Antibodies from unconventional B cells less likely to neutralize HIV, study finds
Antibodies derived from a type of immune cell found in unusually high numbers in HIV-infected individuals with chronically uncontrolled virus levels are less effective at neutralizing HIV than antibodies derived from a different type of immune cell more common in people without HIV, scientists report. The findings help explain why people infected with HIV cannot sufficiently clear the virus with effective antibodies. The study was supported by the National Institute of Allergy and Infectious Diseases (NIAID), part of the National Institutes of Health.
NIAID scientists and researchers at Yale University and University of Maryland drew these conclusions by studying blood samples from 25 donors with chronic HIV infection. The donors were not taking antiretroviral drugs to suppress the level of HIV in their blood, or viral load, at the time of the study. Like many individuals with persistent levels of HIV, the donors' blood samples had abnormally high numbers of immune cells called tissue-like memory (TLM) B cells, compared with resting memory (RM) B cells, which account for the majority of memory B cells in people without HIV.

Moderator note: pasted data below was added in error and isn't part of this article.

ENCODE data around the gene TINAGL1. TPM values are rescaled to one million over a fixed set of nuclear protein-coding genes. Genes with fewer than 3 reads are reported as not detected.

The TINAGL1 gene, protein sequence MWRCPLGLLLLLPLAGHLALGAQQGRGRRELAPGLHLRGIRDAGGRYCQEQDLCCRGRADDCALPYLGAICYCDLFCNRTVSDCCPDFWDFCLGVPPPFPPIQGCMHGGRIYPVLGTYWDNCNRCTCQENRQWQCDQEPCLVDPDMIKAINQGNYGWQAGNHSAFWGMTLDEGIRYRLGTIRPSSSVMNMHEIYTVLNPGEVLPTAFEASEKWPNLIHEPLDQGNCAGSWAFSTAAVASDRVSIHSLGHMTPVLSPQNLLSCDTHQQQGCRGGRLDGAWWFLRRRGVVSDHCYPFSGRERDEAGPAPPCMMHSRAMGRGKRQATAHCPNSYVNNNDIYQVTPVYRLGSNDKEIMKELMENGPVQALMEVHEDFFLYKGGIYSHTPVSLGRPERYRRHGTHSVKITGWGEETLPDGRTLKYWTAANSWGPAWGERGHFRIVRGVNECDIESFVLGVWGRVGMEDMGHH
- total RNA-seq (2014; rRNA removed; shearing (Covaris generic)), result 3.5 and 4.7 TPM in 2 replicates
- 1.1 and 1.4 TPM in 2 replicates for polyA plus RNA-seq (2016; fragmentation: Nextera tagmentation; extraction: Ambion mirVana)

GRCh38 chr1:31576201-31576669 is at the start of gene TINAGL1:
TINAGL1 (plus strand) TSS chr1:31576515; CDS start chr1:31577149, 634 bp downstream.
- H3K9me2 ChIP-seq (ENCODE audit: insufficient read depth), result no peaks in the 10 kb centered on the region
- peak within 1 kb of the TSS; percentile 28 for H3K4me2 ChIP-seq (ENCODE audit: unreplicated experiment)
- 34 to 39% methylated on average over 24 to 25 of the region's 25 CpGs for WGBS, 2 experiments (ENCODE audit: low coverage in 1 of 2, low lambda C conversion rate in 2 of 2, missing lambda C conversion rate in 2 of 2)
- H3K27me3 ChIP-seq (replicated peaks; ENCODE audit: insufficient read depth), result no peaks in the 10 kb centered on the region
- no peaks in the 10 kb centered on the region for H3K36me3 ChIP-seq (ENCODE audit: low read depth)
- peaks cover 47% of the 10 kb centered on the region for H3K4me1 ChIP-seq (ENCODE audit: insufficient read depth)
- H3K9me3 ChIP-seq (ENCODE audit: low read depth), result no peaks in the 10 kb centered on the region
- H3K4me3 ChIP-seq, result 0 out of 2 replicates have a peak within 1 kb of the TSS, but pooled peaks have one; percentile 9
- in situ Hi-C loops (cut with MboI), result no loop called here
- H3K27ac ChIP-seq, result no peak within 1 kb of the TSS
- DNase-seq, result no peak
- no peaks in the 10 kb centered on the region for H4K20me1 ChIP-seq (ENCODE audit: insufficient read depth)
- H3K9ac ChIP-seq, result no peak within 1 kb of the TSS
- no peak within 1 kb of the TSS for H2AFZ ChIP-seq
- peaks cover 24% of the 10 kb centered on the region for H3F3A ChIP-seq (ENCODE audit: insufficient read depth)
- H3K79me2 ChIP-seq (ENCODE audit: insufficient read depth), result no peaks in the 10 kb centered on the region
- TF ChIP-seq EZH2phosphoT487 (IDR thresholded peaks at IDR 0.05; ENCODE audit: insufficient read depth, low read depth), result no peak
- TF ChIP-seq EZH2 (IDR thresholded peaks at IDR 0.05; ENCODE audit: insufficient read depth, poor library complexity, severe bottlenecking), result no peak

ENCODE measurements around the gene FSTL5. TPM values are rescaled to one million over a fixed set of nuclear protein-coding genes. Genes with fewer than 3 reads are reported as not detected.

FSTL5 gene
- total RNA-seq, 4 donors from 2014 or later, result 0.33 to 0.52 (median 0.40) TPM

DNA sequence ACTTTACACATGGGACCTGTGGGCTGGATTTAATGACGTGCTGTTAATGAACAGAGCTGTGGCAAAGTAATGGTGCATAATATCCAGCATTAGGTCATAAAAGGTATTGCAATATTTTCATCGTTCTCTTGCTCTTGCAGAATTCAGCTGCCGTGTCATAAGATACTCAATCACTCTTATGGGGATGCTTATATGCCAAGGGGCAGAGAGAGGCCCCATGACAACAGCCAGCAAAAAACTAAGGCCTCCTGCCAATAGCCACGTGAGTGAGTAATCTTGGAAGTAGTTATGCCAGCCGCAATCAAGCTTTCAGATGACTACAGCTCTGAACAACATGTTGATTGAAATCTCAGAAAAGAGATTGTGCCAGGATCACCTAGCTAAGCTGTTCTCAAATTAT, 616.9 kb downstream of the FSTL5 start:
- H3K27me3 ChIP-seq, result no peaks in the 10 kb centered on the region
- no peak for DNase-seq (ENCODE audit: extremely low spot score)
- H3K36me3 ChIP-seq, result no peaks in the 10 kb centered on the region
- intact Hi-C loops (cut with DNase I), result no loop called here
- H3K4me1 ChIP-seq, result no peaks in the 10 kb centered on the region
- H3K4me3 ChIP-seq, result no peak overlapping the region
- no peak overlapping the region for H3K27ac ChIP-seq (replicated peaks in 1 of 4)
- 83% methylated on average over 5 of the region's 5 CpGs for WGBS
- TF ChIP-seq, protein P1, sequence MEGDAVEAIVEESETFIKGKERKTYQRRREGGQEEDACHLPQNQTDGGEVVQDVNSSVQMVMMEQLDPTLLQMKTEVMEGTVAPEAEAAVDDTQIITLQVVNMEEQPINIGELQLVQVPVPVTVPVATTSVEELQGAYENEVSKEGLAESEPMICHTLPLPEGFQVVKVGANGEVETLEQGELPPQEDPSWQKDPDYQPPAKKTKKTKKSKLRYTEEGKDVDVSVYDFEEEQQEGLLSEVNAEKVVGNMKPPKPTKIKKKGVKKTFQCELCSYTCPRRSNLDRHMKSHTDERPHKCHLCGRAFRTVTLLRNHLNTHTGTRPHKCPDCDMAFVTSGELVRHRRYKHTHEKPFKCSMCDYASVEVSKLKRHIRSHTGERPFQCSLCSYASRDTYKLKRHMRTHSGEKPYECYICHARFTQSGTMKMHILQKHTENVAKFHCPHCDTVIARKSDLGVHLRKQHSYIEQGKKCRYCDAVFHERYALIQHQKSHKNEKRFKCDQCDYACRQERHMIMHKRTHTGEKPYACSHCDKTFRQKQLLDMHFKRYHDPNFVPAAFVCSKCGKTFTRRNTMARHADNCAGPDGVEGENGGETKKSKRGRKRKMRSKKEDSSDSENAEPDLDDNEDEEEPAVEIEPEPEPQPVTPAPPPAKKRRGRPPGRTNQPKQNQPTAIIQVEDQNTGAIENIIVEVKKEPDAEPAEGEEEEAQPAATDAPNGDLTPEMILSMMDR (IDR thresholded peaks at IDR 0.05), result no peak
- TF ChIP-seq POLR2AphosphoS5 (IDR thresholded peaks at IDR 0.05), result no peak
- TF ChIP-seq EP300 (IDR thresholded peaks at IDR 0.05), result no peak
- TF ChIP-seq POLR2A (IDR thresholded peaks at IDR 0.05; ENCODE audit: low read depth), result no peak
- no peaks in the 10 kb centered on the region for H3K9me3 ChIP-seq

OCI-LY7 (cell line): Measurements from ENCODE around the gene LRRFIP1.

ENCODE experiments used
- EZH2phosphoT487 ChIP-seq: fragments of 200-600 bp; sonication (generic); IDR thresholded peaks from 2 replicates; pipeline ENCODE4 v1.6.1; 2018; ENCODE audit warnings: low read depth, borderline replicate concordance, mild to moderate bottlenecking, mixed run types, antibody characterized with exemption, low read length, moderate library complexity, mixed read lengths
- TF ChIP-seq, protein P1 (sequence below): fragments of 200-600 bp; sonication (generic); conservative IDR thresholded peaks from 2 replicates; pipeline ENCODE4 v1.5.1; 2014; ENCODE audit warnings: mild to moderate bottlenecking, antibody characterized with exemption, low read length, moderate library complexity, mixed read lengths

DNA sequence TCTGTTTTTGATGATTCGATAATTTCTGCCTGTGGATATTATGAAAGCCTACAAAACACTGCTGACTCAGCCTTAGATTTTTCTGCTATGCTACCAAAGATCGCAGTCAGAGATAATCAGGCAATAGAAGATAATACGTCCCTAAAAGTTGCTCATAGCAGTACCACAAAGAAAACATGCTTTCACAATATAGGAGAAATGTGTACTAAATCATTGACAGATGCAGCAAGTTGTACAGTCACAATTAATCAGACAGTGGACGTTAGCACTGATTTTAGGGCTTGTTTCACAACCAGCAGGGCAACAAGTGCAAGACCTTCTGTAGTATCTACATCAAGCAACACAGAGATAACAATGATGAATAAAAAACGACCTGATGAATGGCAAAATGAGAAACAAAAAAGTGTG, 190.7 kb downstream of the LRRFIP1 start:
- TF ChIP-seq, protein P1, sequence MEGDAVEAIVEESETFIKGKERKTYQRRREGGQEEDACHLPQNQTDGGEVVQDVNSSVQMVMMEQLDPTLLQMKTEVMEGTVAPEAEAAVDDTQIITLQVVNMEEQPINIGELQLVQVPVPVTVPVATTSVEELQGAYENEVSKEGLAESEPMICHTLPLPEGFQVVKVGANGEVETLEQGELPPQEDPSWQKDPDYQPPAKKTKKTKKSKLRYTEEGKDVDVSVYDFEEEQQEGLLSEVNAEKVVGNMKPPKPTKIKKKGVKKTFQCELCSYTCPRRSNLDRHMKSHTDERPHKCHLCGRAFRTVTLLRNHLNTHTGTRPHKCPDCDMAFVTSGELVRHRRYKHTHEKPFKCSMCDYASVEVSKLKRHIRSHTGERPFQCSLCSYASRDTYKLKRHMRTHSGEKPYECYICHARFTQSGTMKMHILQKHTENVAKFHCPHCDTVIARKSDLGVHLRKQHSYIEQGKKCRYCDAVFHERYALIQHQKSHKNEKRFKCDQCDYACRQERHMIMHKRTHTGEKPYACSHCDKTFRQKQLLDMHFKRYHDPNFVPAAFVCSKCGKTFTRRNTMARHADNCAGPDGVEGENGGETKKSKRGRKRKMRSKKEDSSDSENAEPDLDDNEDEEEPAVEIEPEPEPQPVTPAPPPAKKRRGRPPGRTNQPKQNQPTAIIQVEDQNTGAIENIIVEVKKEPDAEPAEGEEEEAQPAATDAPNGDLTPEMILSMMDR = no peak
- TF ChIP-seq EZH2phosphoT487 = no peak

To better understand how this abnormal distribution of B cell types in people with uncontrolled HIV affected their immune response to the virus, researchers compared HIV-specific antibodies derived from both TLM and RM B cells. Generally, as B cells divide in response to a pathogen like HIV, genes that produce infection-fighting antibodies mutate, and descendant cells producing the most effective antibodies predominate. Despite the fact that TLM B cells generally divided more frequently than their RM counterparts, researchers found that the antibodies derived from TLM B cells showed genetic evidence of fewer adaptive mutations than those derived from RM B cells. In turn, these antibodies were less likely to effectively neutralize HIV than those derived from RM B cells. The RM B cells, in contrast, showed evidence of generating antibodies with more helpful mutations.
The researchers believe this difference in B cell distribution among those with uncontrolled HIV adds to a list of reasons most people do not make effective antibodies against the virus.